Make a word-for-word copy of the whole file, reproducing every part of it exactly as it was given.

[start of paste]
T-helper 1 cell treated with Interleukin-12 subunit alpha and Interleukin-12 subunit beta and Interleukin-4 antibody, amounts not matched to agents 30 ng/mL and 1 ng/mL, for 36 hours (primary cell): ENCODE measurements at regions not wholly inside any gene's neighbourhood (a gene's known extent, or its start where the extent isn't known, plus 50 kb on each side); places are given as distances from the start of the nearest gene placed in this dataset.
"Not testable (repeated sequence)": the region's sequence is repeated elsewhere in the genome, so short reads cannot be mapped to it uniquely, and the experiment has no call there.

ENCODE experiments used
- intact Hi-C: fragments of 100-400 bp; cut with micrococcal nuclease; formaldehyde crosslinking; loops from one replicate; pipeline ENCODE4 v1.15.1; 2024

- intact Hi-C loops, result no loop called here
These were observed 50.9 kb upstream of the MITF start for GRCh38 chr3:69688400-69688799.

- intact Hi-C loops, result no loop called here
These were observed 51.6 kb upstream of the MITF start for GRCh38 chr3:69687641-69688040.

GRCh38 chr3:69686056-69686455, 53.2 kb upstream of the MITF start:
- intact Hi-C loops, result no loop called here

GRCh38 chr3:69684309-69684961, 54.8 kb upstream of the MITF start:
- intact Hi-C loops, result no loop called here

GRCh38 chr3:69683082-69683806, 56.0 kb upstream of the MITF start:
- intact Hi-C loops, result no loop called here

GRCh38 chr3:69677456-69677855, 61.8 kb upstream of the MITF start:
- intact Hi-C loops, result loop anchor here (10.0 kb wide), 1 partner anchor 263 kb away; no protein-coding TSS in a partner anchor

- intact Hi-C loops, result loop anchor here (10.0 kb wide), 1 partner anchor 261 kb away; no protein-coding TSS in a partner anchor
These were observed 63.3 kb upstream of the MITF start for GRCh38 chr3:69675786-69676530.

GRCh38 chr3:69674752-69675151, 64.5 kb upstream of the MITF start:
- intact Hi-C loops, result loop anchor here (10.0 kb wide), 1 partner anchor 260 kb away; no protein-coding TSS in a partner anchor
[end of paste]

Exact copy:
T-helper 1 cell treated with Interleukin-12 subunit alpha and Interleukin-12 subunit beta and Interleukin-4 antibody, amounts not matched to agents 30 ng/mL and 1 ng/mL, for 36 hours (primary cell): ENCODE measurements at regions not wholly inside any gene's neighbourhood (a gene's known extent, or its start where the extent isn't known, plus 50 kb on each side); places are given as distances from the start of the nearest gene placed in this dataset.
"Not testable (repeated sequence)": the region's sequence is repeated elsewhere in the genome, so short reads cannot be mapped to it uniquely, and the experiment has no call there.

ENCODE experiments used
- intact Hi-C: fragments of 100-400 bp; cut with micrococcal nuclease; formaldehyde crosslinking; loops from one replicate; pipeline ENCODE4 v1.15.1; 2024

- intact Hi-C loops, result no loop called here
These were observed 50.9 kb upstream of the MITF start for GRCh38 chr3:69688400-69688799.

- intact Hi-C loops, result no loop called here
These were observed 51.6 kb upstream of the MITF start for GRCh38 chr3:69687641-69688040.

GRCh38 chr3:69686056-69686455, 53.2 kb upstream of the MITF start:
- intact Hi-C loops, result no loop called here

GRCh38 chr3:69684309-69684961, 54.8 kb upstream of the MITF start:
- intact Hi-C loops, result no loop called here

GRCh38 chr3:69683082-69683806, 56.0 kb upstream of the MITF start:
- intact Hi-C loops, result no loop called here

GRCh38 chr3:69677456-69677855, 61.8 kb upstream of the MITF start:
- intact Hi-C loops, result loop anchor here (10.0 kb wide), 1 partner anchor 263 kb away; no protein-coding TSS in a partner anchor

- intact Hi-C loops, result loop anchor here (10.0 kb wide), 1 partner anchor 261 kb away; no protein-coding TSS in a partner anchor
These were observed 63.3 kb upstream of the MITF start for GRCh38 chr3:69675786-69676530.

GRCh38 chr3:69674752-69675151, 64.5 kb upstream of the MITF start:
- intact Hi-C loops, result loop anchor here (10.0 kb wide), 1 partner anchor 260 kb away; no protein-coding TSS in a partner anchor